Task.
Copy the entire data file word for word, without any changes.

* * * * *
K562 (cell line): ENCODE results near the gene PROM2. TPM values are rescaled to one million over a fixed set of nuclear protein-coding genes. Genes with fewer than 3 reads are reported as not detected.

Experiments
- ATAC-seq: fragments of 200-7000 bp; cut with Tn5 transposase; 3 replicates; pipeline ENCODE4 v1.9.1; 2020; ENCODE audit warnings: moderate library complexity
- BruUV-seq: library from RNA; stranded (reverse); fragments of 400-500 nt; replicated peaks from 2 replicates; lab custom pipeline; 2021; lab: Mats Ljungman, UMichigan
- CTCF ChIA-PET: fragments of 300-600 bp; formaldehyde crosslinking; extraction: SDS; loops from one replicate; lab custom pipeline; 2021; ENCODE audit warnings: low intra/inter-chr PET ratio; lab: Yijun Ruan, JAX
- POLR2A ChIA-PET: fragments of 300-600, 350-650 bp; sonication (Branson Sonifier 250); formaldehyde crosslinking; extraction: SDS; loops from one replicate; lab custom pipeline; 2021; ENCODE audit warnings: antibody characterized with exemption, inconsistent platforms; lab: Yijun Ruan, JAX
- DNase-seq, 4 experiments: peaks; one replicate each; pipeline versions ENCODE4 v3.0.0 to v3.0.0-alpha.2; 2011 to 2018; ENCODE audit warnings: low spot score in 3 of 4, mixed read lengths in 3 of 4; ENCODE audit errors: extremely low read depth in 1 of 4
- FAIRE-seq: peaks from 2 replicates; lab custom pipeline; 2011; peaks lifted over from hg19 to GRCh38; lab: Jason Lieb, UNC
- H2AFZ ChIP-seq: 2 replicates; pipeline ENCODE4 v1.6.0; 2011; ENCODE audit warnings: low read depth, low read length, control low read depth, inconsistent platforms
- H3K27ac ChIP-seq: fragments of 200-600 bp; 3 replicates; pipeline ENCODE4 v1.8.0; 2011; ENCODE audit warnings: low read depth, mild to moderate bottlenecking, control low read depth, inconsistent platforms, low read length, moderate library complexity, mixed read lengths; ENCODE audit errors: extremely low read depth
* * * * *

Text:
K562 (cell line): ENCODE results near the gene PROM2. TPM values are rescaled to one million over a fixed set of nuclear protein-coding genes. Genes with fewer than 3 reads are reported as not detected.

Experiments
- ATAC-seq: fragments of 200-7000 bp; cut with Tn5 transposase; 3 replicates; pipeline ENCODE4 v1.9.1; 2020; ENCODE audit warnings: moderate library complexity
- BruUV-seq: library from RNA; stranded (reverse); fragments of 400-500 nt; replicated peaks from 2 replicates; lab custom pipeline; 2021; lab: Mats Ljungman, UMichigan
- CTCF ChIA-PET: fragments of 300-600 bp; formaldehyde crosslinking; extraction: SDS; loops from one replicate; lab custom pipeline; 2021; ENCODE audit warnings: low intra/inter-chr PET ratio; lab: Yijun Ruan, JAX
- POLR2A ChIA-PET: fragments of 300-600, 350-650 bp; sonication (Branson Sonifier 250); formaldehyde crosslinking; extraction: SDS; loops from one replicate; lab custom pipeline; 2021; ENCODE audit warnings: antibody characterized with exemption, inconsistent platforms; lab: Yijun Ruan, JAX
- DNase-seq, 4 experiments: peaks; one replicate each; pipeline versions ENCODE4 v3.0.0 to v3.0.0-alpha.2; 2011 to 2018; ENCODE audit warnings: low spot score in 3 of 4, mixed read lengths in 3 of 4; ENCODE audit errors: extremely low read depth in 1 of 4
- FAIRE-seq: peaks from 2 replicates; lab custom pipeline; 2011; peaks lifted over from hg19 to GRCh38; lab: Jason Lieb, UNC
- H2AFZ ChIP-seq: 2 replicates; pipeline ENCODE4 v1.6.0; 2011; ENCODE audit warnings: low read depth, low read length, control low read depth, inconsistent platforms
- H3K27ac ChIP-seq: fragments of 200-600 bp; 3 replicates; pipeline ENCODE4 v1.8.0; 2011; ENCODE audit warnings: low read depth, mild to moderate bottlenecking, control low read depth, inconsistent platforms, low read length, moderate library complexity, mixed read lengths; ENCODE audit errors: extremely low read depth